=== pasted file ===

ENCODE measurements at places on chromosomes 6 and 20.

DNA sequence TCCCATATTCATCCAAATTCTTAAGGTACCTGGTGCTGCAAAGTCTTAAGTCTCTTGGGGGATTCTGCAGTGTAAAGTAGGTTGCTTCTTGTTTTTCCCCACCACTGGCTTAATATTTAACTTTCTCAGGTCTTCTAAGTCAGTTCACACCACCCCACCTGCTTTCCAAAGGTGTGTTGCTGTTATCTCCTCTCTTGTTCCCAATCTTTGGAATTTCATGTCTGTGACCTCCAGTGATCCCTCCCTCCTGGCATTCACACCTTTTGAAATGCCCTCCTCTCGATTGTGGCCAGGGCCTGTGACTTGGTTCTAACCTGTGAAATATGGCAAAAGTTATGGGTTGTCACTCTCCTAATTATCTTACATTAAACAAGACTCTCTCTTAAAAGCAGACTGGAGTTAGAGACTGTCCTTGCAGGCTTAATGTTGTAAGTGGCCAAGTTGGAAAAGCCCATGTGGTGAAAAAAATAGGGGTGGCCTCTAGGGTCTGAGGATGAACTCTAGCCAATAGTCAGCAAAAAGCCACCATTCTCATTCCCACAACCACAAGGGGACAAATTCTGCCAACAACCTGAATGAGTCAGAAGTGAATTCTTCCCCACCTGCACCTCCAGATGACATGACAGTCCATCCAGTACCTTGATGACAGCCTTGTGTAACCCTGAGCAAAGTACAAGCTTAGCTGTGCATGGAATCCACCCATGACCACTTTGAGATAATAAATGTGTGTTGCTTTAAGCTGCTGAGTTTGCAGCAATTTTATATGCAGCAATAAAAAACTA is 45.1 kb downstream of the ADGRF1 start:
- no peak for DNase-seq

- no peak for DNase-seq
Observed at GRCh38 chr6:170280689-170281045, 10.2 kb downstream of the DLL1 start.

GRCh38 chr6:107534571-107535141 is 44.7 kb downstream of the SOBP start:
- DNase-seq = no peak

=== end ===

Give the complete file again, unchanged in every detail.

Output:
ENCODE measurements at places on chromosomes 6 and 20.

DNA sequence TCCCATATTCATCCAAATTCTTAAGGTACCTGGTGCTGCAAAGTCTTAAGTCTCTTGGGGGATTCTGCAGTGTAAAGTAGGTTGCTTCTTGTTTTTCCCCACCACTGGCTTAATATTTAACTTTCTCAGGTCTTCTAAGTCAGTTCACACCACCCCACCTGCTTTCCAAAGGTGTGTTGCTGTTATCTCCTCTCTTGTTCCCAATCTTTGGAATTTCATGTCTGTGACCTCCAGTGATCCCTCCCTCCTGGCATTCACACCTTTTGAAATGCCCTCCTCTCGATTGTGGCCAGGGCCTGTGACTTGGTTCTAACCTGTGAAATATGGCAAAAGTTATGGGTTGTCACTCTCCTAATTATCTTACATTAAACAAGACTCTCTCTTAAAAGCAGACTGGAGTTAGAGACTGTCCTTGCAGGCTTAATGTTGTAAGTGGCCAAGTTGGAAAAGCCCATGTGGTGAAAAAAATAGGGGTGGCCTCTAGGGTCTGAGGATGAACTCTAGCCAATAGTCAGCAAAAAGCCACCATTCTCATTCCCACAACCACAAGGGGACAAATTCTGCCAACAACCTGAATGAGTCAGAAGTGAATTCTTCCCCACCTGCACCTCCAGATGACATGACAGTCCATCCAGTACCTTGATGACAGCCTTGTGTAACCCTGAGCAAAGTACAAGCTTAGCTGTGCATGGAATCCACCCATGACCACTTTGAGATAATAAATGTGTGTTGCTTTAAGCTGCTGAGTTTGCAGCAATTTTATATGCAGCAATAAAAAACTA is 45.1 kb downstream of the ADGRF1 start:
- no peak for DNase-seq

- no peak for DNase-seq
Observed at GRCh38 chr6:170280689-170281045, 10.2 kb downstream of the DLL1 start.

GRCh38 chr6:107534571-107535141 is 44.7 kb downstream of the SOBP start:
- DNase-seq = no peak